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Hum Brain Mapp. 2011 Nov;32(11):1788-801. doi: 10.1002/hbm.21147. Epub 2010 Sep 30.

Topographical relationships between arcuate fasciculus connectivity and cortical thickness.

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Laboratory of Neuro Imaging, Geffen School of Medicine, University of California, Los Angeles, California 90095-7334, USA.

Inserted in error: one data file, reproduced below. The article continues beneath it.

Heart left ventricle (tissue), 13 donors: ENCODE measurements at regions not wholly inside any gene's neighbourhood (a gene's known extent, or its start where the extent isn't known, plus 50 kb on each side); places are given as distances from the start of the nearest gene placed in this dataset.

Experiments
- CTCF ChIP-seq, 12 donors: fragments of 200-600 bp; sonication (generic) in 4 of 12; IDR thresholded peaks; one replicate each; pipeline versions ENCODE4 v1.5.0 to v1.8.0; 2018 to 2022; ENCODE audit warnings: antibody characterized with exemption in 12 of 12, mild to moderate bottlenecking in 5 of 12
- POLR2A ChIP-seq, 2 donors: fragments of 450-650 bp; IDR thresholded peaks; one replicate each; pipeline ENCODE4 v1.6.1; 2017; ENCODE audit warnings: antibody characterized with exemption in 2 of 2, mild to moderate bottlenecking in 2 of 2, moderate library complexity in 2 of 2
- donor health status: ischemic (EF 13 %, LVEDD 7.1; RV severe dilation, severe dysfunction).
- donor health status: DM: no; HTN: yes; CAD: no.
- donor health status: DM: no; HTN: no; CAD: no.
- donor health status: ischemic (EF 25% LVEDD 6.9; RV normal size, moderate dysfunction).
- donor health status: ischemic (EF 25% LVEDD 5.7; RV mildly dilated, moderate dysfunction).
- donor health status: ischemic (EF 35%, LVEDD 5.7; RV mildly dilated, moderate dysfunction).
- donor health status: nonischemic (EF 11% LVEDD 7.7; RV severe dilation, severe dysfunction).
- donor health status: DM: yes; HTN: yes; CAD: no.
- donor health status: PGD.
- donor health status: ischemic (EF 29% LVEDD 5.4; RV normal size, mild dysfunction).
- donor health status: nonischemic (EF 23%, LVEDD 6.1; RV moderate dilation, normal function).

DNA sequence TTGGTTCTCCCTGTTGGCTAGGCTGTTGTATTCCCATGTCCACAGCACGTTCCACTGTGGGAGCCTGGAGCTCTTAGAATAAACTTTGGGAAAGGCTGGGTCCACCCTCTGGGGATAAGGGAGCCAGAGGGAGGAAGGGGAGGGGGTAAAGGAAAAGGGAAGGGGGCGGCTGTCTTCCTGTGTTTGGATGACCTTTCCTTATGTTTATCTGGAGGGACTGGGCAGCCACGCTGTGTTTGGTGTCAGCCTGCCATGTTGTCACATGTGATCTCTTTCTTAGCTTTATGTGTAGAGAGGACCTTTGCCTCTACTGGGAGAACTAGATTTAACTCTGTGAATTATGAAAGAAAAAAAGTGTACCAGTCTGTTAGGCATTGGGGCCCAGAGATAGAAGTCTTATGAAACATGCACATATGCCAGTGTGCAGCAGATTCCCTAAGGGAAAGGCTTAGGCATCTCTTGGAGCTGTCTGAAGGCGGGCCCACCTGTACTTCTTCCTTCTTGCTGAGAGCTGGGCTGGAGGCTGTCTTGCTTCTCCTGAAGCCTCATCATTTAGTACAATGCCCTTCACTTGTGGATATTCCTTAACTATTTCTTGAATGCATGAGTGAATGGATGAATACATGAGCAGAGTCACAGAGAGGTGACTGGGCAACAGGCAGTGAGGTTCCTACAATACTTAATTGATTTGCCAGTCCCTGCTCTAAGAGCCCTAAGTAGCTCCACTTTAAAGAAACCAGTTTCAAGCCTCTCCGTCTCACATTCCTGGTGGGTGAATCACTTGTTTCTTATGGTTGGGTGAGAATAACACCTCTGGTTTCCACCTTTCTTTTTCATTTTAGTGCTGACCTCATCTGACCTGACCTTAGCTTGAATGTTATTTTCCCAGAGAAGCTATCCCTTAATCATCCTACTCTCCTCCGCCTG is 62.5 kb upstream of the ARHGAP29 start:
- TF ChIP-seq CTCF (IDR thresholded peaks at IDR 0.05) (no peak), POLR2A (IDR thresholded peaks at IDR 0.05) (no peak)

The arcuate fasciculus (AF) connects cortical regions important in language processing, but how fiber coherence and organization relates to gray matter macrostructure remains uncharacterized. We used high-resolution structural and 30-direction diffusion imaging data from 36 healthy adults (24 male/12 female; mean age, 30.5 ± 9.8 years) to establish the relationships between AF microstructure and regional variations in cortical gray matter within language networks. Cortical pattern-matching algorithms were used to measure gray matter thickness at high-spatial density, and a validated diffusion tractography method was used to reconstruct the AF in the left and right hemisphere of each subject. Relationships between imaging measures and neuropsychological scores of verbal fluency were additionally assessed. Results revealed positive and highly topographical associations between arcuate fractional anisotropy (FA) and cortical thickness within anterior and posterior language regions and surrounding cortices, more prominently in the left hemisphere. These regional cortical thickness/FA relationships were primarily attributable to variations in radial diffusivity. Associations between cortical thickness and verbal fluency were observed in perisylvian language-related regions. Language scores were associated with left-hemisphere AF axial diffusivity, but not with AF FA or radial diffusivity. These findings thus suggest that particular components of white matter microstructure and regional increases in cortical thickness benefit aspects of language processing. Furthermore, the topographical relationships between independent measures of white matter and gray matter integrity suggest that rich developmental or environmental interactions influence brain structure and function where the presence and strength of such associations may elucidate pathophysiological processes influencing language systems.

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